WHO warns of new Yemen cholera surge, asks for ceasefire to vaccinate
GENEVA (Reuters) – Yemen may be on the brink of a new cholera epidemic, with a heightened death rate due to widespread malnutrition, and the United Nations is hoping for a ceasefire in the north to allow for vaccinations, the World Health Organization said.
“We’ve had two major waves of cholera epidemics in recent years and unfortunately the trend data that we’ve seen in the last days to weeks suggests that we may be on the cusp of the third major wave of cholera epidemics in Yemen,” WHO emergency response chief Peter Salama told reporters in Geneva.
“We’re calling on all parties to the conflict to act in accordance with international humanitarian law and to respect the request of the U.N. and international community for three full days of tranquillity and to lay down arms to allow us to vaccinate the civilian population for cholera.”
Northern Yemen has never had an oral cholera vaccination campaign, but 3,000 healthworkers plan to vaccinate more than 500,000 people over the next three days in and around the city of Hodeidah, the Arabian Peninsula country’s main port and a key element in U.N. plans for a political solution to the war.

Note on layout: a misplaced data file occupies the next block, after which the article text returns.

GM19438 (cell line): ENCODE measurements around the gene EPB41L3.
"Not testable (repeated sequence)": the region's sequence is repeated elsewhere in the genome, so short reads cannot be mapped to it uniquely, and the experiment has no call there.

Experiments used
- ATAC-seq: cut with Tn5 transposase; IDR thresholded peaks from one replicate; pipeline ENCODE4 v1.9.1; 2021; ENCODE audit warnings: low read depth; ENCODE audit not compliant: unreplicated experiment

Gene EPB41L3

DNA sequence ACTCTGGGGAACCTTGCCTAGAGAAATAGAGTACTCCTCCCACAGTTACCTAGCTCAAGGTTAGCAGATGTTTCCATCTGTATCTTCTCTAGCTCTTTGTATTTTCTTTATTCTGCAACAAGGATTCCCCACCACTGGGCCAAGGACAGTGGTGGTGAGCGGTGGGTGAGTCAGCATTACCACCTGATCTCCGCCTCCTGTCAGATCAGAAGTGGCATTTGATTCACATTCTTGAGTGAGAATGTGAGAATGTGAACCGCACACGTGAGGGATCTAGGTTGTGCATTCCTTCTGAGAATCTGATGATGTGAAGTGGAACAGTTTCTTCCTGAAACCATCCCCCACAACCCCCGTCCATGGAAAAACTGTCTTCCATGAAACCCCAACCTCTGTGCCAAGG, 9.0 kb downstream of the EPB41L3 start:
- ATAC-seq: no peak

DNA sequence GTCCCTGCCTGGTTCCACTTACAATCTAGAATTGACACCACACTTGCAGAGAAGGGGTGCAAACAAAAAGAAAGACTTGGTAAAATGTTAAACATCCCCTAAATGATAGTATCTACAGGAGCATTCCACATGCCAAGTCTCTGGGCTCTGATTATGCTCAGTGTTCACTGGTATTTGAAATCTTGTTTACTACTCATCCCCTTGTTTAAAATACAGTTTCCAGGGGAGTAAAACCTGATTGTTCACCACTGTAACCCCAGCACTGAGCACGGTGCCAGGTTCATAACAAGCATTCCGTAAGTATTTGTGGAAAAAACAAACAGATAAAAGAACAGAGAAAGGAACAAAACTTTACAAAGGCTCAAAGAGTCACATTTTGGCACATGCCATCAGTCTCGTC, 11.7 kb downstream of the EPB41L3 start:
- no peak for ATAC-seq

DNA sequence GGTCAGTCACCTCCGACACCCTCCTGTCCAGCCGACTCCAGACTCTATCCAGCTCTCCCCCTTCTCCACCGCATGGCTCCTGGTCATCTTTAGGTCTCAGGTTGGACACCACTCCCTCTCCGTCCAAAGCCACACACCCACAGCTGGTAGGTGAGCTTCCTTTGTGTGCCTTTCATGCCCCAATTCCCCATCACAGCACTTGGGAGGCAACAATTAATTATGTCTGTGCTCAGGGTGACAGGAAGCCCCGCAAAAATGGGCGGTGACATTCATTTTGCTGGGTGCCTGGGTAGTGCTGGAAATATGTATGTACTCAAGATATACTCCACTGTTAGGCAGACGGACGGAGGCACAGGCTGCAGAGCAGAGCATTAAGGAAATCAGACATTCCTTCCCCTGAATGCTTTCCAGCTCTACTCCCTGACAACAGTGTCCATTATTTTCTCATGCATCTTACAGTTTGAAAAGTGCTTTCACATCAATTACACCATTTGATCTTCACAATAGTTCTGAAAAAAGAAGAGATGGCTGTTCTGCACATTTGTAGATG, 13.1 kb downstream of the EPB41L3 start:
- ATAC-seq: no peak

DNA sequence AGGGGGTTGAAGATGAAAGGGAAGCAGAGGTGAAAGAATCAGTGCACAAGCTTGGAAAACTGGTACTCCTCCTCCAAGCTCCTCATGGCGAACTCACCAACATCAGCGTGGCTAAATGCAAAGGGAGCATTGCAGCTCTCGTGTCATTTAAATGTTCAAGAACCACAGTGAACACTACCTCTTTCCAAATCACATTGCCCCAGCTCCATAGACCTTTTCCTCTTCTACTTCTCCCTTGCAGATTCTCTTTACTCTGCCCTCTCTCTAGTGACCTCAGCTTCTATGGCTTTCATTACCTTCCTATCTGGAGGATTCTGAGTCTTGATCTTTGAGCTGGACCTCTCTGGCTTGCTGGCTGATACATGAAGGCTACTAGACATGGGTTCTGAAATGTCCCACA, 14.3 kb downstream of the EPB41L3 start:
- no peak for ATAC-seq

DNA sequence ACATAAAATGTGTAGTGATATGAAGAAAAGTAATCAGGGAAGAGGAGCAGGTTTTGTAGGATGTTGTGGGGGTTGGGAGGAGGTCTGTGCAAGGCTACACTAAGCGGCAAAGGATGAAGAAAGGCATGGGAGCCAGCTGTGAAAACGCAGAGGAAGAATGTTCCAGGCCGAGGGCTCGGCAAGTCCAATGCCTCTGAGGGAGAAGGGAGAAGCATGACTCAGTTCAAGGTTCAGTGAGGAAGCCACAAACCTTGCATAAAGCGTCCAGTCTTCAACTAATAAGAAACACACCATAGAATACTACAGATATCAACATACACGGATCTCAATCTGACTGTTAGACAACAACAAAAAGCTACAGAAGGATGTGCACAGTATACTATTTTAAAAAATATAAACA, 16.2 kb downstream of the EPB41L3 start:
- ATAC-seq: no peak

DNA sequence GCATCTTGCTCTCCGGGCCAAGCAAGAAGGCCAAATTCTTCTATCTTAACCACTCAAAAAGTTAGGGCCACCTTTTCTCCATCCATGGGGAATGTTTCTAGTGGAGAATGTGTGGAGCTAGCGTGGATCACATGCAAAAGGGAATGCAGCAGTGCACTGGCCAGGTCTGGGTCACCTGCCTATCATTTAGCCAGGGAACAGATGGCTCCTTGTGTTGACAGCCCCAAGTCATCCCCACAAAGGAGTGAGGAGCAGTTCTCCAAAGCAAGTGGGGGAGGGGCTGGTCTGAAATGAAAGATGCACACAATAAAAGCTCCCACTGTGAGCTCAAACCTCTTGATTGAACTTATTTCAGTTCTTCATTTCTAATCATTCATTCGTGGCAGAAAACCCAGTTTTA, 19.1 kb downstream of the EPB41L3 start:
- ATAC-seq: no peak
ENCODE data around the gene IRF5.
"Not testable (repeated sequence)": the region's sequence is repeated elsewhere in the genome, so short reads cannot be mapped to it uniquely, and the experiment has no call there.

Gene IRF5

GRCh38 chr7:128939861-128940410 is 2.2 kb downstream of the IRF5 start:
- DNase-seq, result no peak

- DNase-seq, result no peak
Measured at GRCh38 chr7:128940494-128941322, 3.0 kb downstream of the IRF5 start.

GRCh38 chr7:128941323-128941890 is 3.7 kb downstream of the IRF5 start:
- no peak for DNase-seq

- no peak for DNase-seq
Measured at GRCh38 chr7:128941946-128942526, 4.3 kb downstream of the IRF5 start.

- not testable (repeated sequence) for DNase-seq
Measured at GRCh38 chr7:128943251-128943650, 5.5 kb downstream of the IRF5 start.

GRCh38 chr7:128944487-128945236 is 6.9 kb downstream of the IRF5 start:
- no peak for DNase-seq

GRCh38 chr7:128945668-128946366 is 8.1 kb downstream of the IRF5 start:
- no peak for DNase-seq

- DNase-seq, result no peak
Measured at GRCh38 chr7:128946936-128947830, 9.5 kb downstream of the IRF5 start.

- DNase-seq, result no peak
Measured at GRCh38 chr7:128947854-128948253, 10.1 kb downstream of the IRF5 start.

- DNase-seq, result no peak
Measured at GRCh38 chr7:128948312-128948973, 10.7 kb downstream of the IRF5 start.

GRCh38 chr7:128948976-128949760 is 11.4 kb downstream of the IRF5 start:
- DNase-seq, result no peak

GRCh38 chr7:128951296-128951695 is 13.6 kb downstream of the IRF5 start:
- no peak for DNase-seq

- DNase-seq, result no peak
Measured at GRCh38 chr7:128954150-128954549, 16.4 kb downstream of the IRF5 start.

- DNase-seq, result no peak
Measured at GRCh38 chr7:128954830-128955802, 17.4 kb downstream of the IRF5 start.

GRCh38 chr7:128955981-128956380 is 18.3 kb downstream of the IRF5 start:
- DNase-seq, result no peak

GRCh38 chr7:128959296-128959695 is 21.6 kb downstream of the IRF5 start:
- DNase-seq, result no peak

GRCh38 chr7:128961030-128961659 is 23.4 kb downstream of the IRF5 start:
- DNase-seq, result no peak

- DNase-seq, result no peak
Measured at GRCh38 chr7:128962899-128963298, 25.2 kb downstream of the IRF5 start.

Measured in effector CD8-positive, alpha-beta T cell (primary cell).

On Thursday, Saudi-led air strikes hit a fishing port and fish market in Hodeidah, which is held by Iran-aligned Houthi forces, and 26 people were killed, Yemeni medical sources said.
Al Thawra Hospital, Yemen’s biggest, was caught in the attack.
The Saudi-led coalition denied responsibility for the attack, saying it did not carry out any operations in the area that day.
Its spokesman, Colonel Turki al-Malki, showed images of mortars at a press conference in Riyadh and said they demonstrated that Houthi forces were behind the carnage.
Lise Grande, the UN humanitarian coordinator for Yemen, said in a statement that hundreds of thousands of people depended on the hospital to survive.
“Every day this week we have seen new cholera cases in Hodeidah, and now this. The impact of the strikes is appalling. Everything we are trying to do to stem the world’s worst cholera epidemic is at risk.”
Salama said the main hospital building remained intact but many subsidiary departments, especially the statistical department, were hit, affecting workers preparing for the cholera campaign.
This year’s cholera incidence was not at the massive level seen a year ago, when case numbers surged to an eventual 1.1 million, but the steady recent increase pointed to a new outbreak beginning, he said.
Previous outbreaks might have helped build cholera immunity in the population, but other diseases, as well as malnutrition, have weakened Yemenis’ immune systems.
“What we’re likely to see is that interplay with cholera and malnutrition occurring more and more…and not only more cases because of that but even higher death rates among the cholera cases that do occur, because people just don’t have the physical resources to fight the disease any longer,” Salama said.